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Nat’l Railway Union Goes on Strike

Posted November. 27, 2009 08:31,   


The union of the Korea Railroad Corp. went on strike yesterday, intensifying the dispute between labor and management of the state-run company.

The union wants cancellation of the company’s plan to cut 5,115 jobs; reinstatement of around 50 laid-off workers; a wage hike of three percent; filling half of the personnel affairs board with union representatives; and the union’s agreement in readjusting the number of jobs.

Management is sticking to its demands of cutting the number of full-time union members by two-thirds to 20; reducing the number of paid holidays and vacations; abolishing the practice of giving consolation money for illegitimate disciplines; and introducing more efficient work shifts.

A management source said streamlining the workforce is essential for survival, adding there is no more room for mandatory retirement because natural attrition is reflected in the planned job cuts.

Another sticking point is the union’s demand for the reinstatement of some 50 workers laid off in 2003 while taking part in a strike against restructuring.

The union claims that the company agreed in December last year to reinstate them by June this year. Management, however, says its agreement to discuss the matter did not mean that the laid-off workers would be rehired.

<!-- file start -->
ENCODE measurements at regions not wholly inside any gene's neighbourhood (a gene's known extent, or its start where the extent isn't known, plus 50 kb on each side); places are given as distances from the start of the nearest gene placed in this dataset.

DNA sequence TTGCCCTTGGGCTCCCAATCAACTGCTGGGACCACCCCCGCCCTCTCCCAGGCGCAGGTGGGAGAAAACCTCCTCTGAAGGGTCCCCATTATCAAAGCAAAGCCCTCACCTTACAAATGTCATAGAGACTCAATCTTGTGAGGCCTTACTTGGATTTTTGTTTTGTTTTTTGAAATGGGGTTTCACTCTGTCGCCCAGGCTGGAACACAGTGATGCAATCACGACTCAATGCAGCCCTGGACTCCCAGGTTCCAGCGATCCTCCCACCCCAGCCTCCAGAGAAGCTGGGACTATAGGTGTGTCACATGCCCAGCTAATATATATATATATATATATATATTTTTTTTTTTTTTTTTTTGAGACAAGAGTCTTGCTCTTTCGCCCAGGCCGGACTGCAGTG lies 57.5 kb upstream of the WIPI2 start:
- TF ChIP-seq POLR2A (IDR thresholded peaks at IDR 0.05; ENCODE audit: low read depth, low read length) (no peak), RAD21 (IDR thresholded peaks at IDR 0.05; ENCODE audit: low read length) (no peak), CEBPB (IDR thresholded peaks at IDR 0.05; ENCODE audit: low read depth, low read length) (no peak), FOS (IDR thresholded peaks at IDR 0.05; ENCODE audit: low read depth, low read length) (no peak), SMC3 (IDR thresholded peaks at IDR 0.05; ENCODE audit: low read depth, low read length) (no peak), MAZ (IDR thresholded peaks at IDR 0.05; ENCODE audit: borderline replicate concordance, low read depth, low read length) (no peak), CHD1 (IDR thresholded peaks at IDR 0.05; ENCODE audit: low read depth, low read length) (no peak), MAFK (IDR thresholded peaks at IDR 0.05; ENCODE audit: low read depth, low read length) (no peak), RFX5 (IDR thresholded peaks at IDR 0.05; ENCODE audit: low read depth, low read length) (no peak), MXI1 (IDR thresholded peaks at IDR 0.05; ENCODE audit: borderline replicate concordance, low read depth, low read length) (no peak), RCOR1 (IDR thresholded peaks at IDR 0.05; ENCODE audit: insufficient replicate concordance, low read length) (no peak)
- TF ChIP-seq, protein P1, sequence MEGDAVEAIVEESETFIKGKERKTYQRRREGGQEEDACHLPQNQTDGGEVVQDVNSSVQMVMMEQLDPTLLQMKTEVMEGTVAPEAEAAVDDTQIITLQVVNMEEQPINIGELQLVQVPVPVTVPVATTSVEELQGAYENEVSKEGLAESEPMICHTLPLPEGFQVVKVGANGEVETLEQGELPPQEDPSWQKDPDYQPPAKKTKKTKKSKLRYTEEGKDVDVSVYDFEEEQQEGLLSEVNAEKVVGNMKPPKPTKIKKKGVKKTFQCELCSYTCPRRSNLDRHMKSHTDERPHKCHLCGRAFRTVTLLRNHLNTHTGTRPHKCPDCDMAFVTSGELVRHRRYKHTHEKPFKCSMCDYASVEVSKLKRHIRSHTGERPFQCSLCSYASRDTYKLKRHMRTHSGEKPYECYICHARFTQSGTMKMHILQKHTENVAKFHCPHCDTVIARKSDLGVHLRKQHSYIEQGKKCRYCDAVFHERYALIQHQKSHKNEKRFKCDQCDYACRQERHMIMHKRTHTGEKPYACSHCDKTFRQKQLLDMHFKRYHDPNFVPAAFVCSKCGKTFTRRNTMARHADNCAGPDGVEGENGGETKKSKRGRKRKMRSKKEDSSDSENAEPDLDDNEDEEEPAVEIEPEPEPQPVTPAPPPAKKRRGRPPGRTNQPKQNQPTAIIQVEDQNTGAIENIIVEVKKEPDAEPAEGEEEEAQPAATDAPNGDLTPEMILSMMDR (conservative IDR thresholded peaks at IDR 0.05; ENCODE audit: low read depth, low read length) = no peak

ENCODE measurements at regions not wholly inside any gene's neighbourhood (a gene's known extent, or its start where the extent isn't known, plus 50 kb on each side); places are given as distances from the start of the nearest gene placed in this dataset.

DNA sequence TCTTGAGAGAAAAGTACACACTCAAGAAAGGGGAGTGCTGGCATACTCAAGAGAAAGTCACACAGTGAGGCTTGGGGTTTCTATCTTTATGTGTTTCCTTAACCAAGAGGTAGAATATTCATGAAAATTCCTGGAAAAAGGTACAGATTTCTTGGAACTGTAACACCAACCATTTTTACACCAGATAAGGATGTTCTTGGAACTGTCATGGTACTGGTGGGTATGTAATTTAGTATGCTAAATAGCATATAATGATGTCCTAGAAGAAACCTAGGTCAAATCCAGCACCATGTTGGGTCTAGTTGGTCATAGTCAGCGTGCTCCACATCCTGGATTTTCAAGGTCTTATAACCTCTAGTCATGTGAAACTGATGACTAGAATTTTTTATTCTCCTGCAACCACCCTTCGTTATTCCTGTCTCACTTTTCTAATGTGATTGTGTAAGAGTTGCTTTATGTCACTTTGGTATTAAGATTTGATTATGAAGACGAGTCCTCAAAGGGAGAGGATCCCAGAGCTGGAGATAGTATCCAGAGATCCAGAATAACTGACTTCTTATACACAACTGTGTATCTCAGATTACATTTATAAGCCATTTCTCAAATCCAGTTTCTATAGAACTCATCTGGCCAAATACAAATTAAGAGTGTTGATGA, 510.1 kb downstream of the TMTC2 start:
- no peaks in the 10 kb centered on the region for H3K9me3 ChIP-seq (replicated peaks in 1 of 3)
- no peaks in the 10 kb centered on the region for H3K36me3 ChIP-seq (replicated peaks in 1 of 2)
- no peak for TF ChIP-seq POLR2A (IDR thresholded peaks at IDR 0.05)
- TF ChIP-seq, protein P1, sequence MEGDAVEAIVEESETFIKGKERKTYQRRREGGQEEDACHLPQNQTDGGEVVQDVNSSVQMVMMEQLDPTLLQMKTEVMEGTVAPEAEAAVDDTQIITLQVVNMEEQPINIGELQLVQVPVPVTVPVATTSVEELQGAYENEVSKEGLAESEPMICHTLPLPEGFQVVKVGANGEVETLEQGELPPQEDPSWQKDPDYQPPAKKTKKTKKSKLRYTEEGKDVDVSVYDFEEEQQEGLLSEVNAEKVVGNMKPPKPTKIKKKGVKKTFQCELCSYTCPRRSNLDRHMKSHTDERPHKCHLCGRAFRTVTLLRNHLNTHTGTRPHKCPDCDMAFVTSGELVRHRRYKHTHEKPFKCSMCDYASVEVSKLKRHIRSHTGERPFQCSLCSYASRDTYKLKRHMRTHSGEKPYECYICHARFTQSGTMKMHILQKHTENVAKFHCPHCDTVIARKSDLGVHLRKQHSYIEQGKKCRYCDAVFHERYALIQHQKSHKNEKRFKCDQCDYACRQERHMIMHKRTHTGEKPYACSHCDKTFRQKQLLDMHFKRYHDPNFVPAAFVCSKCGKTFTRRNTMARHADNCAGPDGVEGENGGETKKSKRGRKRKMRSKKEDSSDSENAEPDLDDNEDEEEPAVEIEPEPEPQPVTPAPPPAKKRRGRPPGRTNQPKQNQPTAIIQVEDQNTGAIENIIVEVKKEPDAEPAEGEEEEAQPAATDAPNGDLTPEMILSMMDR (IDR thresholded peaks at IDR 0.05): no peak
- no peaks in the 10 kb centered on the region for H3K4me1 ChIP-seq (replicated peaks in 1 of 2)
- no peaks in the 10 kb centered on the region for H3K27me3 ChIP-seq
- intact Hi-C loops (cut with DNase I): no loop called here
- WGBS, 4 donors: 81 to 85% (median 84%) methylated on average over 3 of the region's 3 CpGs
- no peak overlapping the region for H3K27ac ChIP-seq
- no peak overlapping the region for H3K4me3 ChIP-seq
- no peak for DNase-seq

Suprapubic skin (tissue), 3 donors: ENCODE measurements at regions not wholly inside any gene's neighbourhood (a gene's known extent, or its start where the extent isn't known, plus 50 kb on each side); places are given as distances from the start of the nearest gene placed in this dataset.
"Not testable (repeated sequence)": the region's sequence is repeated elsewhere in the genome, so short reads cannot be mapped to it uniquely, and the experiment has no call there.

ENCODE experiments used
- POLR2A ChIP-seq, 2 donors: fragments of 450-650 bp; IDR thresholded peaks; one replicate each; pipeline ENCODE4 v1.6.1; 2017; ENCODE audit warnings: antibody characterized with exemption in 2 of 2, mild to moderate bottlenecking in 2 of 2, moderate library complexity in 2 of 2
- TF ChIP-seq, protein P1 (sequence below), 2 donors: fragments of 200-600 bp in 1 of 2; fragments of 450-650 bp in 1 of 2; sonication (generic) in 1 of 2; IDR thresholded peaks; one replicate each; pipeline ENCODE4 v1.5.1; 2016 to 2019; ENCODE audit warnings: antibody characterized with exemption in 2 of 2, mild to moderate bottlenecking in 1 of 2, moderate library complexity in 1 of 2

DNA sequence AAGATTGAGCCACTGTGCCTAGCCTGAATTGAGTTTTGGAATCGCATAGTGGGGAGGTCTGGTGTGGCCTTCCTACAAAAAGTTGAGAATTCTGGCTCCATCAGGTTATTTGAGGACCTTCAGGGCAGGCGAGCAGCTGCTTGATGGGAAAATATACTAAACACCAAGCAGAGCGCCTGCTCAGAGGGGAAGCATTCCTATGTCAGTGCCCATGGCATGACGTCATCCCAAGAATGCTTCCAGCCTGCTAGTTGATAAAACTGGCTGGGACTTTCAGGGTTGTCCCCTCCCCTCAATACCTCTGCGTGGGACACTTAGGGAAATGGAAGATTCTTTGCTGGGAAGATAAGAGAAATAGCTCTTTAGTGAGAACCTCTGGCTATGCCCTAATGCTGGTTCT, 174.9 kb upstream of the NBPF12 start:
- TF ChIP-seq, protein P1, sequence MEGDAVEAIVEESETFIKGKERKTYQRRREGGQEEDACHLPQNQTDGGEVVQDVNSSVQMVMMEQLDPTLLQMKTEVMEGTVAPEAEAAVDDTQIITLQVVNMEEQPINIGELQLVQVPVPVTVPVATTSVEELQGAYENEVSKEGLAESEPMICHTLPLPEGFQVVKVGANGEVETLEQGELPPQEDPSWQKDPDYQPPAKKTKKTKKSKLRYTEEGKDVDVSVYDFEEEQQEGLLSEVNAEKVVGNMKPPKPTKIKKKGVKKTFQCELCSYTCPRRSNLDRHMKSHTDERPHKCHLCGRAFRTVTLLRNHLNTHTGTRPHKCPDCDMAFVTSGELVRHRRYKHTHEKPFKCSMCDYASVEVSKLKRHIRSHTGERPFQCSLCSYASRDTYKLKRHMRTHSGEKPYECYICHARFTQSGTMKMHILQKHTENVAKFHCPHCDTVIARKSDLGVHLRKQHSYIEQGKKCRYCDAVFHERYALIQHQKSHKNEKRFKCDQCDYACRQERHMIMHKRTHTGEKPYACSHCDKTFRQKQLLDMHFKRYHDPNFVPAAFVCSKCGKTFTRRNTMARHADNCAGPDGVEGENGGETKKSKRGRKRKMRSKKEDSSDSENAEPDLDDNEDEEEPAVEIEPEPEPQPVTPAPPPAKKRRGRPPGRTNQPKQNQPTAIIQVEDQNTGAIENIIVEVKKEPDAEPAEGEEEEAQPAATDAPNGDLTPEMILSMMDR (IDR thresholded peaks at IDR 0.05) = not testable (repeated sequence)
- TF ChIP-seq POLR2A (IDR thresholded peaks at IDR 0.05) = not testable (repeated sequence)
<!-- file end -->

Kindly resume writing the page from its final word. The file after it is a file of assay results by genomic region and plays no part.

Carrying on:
Management also wants to reduce the number of full-time union members. The union has 61 full-time members, far more than the government-set standard of 20, saying it needs 60 full-timers since the railroad company’s workplaces are scattered across the country.

The company, however, said it is paying some three billion won (2.6 million U.S. dollars) to the full-time union members per year, yet the union refuses to cut the number of full-timers unless a union financial independence fund worth 10 times the annual amount is set up.

Despite the strike, the company said all passenger trains were operating normally as of 4 a.m. yesterday. Subway operations in Seoul and vicinity fell to 80 percent between 9 a.m. and noon, but returned to normal after military personnel filled in for striking workers.

Just nine freight trains were in operation until 4 p.m., however, a far cry from the normal operation of 166 trains.